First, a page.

On the other hand, several Catholic leaders recently rebuked Gingrich and Santorum for racist remarks made during campaign speeches. Aside from this, neither of these two Catholic presidential hopefuls is entirely palatable for broad Catholic appeal. Aside from the questions of social justice and immigration reform raised in the voters guide, Gingrich has a well-known checkered past. Likewise, Santorum’s creationist views are in contrast to accepted Catholic Biblical exegesis and his apparent support for sodomy laws (at least for homosexuals) raise questions of privacy and separation of church and state. Romney is no more immune than the other candidates but may have fewer overt difficulties; his biggest problems may be the inconsistencies in his record and how he might present himself in a general election after having attempted to move far right throughout the primaries.
Finally, an issue the voters guide raises, and one that is rarely addressed well, is the question of conscience. The extremes would say that conscience is either submission to established teaching, thereby making the “intrinsic evil” of abortion the end-all in political choice, or justify the use of conscience for virtually any position, a sentiment the Bishops more strongly reject in one of the few revisions made to the 2012 guide from its 2008 version.
But this question is trivialized when the use of conscience is construed as only where a Catholic "lands" on a particular issue. Aside from this, timing and plausibility should be considered as key aspects to evaluating one’s decision to support a particular candidate. That is, issues apart from context should not determine a vote alone; they must be weighed with their likelihood to actually effect change and the possible extent of this change. Abortion is paradigmatic; for decades it has locked in a certain number of votes, and yet strong sentiments during election season rarely translate into much political action for either party. A conscientious Catholic voter should not only seek a candidate with similar convictions, but should weigh the likelihood of change on any issue against that of others while considering the relative importance these hold in their conscience.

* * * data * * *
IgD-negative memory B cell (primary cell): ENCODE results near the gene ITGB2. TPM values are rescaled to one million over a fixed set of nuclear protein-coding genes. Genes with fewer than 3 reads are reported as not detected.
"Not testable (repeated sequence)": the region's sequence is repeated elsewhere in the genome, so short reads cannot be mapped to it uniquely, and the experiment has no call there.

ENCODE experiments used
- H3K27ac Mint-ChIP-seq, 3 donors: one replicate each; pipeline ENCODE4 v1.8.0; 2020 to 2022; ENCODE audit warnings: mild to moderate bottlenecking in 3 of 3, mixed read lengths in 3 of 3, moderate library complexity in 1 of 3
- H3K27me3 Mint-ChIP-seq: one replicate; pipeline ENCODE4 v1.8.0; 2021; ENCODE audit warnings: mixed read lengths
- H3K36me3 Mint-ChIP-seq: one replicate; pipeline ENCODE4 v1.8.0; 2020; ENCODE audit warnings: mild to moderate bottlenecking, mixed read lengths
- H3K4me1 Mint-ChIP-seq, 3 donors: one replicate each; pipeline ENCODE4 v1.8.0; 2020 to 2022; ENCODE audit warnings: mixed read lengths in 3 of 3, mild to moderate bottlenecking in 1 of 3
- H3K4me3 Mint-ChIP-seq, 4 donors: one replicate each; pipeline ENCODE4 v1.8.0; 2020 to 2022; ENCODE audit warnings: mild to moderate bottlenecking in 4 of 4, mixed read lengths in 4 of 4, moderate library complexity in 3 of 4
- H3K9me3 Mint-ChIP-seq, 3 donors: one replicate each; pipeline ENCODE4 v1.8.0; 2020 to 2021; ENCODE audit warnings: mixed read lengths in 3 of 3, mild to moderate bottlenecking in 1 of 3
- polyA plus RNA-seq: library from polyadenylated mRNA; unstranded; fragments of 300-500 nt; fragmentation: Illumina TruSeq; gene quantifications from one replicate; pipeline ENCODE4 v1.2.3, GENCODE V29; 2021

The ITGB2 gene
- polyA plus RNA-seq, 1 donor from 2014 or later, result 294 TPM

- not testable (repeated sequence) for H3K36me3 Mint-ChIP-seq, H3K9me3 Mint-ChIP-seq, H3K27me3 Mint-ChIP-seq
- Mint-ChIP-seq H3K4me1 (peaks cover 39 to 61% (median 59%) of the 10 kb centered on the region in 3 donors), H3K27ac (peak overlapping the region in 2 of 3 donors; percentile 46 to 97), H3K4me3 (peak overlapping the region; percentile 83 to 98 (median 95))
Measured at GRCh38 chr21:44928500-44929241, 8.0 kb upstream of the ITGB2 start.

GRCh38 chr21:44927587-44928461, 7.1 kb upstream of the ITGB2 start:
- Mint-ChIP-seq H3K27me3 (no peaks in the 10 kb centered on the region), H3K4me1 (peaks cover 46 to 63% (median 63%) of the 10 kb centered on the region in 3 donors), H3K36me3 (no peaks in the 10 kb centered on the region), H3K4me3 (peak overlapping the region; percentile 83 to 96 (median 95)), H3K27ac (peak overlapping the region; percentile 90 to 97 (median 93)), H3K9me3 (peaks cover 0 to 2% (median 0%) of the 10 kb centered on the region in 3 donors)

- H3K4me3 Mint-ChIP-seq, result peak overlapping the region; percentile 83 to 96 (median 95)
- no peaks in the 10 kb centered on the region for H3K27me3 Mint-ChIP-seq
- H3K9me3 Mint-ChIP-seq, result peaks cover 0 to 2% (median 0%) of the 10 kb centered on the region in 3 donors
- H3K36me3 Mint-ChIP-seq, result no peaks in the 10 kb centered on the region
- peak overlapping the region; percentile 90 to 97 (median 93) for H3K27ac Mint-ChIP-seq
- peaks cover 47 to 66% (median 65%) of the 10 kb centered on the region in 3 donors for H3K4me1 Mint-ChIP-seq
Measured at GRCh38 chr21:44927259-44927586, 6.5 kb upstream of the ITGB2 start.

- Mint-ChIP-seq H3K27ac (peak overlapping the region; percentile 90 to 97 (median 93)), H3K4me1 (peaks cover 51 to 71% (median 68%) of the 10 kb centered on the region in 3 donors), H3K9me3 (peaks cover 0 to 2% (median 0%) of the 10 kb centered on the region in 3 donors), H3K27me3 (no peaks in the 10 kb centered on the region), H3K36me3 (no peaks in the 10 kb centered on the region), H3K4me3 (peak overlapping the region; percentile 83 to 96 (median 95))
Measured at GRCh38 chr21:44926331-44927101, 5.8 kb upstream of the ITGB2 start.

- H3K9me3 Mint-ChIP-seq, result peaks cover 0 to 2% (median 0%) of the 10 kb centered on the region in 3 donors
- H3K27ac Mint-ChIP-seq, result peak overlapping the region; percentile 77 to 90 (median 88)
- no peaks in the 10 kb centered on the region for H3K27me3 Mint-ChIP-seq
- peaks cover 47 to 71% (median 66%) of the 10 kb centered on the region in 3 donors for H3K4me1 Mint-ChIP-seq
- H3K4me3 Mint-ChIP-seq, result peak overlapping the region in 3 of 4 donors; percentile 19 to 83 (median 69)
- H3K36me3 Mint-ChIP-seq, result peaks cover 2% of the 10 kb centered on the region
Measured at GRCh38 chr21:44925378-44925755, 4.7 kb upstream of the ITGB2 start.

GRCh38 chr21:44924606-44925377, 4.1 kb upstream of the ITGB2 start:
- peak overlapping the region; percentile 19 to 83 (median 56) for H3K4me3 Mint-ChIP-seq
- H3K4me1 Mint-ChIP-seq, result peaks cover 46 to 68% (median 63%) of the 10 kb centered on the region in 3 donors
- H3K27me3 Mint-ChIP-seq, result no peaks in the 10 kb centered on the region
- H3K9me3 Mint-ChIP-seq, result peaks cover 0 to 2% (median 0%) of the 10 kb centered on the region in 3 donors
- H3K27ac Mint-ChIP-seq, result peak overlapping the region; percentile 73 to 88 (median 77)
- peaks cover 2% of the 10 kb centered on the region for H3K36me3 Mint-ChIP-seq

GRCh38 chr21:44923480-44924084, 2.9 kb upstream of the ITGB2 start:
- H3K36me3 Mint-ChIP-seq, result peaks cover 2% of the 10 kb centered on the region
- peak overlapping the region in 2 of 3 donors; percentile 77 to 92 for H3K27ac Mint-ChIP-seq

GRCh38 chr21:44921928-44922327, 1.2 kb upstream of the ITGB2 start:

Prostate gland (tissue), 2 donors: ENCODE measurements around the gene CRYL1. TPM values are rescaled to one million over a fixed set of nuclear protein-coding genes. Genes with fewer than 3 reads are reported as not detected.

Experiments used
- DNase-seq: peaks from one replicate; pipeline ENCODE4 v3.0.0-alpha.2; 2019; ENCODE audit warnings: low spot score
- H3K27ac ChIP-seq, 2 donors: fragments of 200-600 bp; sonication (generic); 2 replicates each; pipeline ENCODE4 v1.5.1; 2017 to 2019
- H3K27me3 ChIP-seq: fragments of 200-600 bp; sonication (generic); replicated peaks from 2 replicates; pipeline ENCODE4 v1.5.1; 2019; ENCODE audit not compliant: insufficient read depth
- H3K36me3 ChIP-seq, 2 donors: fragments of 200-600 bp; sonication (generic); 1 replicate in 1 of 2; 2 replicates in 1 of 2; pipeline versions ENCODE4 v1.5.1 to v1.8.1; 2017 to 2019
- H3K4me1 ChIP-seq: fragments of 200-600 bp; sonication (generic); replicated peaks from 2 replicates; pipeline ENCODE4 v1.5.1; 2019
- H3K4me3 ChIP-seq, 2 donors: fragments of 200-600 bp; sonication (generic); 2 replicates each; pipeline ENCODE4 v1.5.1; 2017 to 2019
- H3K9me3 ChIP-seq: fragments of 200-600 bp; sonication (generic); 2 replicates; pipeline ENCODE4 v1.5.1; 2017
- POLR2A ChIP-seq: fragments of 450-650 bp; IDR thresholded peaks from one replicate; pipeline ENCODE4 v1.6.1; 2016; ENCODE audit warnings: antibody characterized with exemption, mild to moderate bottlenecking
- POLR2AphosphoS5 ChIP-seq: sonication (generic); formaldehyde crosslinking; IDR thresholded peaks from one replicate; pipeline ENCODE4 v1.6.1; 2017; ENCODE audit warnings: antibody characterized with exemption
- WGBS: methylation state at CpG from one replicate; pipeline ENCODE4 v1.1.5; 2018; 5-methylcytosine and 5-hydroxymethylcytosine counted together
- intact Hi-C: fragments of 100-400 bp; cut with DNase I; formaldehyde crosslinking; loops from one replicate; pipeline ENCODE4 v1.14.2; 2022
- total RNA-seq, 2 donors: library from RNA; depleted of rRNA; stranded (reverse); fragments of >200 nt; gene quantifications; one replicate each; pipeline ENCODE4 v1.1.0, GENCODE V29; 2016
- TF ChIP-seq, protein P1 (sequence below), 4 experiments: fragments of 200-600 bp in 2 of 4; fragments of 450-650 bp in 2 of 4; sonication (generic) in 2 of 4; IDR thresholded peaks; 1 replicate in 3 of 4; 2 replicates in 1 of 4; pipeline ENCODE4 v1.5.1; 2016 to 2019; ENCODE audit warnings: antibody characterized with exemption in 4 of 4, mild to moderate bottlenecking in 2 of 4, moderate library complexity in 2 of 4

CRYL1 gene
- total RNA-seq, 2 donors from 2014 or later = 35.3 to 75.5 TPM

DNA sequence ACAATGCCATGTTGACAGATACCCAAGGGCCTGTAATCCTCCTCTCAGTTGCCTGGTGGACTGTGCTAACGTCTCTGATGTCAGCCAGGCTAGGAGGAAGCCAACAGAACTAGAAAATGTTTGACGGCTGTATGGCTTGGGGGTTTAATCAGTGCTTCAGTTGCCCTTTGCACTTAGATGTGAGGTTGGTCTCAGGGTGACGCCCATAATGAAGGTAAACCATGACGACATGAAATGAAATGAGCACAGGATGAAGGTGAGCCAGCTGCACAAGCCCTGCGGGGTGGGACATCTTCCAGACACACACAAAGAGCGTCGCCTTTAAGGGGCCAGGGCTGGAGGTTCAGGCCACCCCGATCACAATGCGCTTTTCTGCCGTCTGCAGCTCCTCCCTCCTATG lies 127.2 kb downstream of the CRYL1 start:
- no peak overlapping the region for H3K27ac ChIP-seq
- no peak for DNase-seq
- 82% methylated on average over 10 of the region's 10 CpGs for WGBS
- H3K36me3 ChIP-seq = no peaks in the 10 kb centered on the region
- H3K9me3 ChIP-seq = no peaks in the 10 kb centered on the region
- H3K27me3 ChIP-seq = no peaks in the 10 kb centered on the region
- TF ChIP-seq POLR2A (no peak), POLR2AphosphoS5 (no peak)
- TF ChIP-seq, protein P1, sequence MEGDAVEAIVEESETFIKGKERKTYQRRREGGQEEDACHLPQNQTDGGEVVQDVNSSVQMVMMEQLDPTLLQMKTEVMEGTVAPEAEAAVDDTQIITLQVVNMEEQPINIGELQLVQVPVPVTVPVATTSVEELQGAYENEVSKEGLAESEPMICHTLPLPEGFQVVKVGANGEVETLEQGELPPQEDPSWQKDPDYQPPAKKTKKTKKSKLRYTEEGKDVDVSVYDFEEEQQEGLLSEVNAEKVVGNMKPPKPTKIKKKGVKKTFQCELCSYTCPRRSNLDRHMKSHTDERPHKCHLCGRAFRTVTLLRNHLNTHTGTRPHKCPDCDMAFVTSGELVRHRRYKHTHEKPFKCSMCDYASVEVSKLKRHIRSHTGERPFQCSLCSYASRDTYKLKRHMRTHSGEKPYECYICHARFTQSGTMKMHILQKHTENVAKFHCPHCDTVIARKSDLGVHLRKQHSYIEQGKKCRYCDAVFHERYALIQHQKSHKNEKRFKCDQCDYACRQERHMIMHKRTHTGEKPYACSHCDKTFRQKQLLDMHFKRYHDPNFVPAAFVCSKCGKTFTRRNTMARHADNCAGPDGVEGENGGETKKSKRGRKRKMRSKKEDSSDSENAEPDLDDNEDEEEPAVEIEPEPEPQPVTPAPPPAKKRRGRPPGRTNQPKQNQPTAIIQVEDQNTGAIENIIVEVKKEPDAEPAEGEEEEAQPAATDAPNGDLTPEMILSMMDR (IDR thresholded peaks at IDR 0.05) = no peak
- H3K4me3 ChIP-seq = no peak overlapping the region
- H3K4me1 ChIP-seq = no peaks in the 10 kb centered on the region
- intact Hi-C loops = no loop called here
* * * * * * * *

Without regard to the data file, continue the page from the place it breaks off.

I want to conclude by offering my gratitude to the US Bishops for explaining Catholic teaching on a range of issues that ought to factor into a Catholic voters’ decision making process. The Bishops do so in spite of a majority of US Catholics who, for whatever reasons, simply are not listening or are unwilling to listen, some who will remain single-issue voters regardless of the guide’s attention to several issues, some who will find a way to make the guide support whatever choice they make, and a field of candidates who will doubtlessly encourage further rifts among the Catholic faithful as their campaigns progress. In 2012 Catholics will undoubtedly refuse to vote in bloc, and I thank the Bishops for at least attempting to help us ground our convictions in an articulation of Catholic teaching.
I am a PhD student in Systematic Theology at Duquesne University (Pittsburgh, PA); my BA is from Wartburg College (Waverly, IA), and MA is from Catholic Theological Union (Chicago, IL). A Roman Catholic who spent several years employed by Lutherans, my interests are in Ecumenism, Theological Anthropology, and Environmentalism.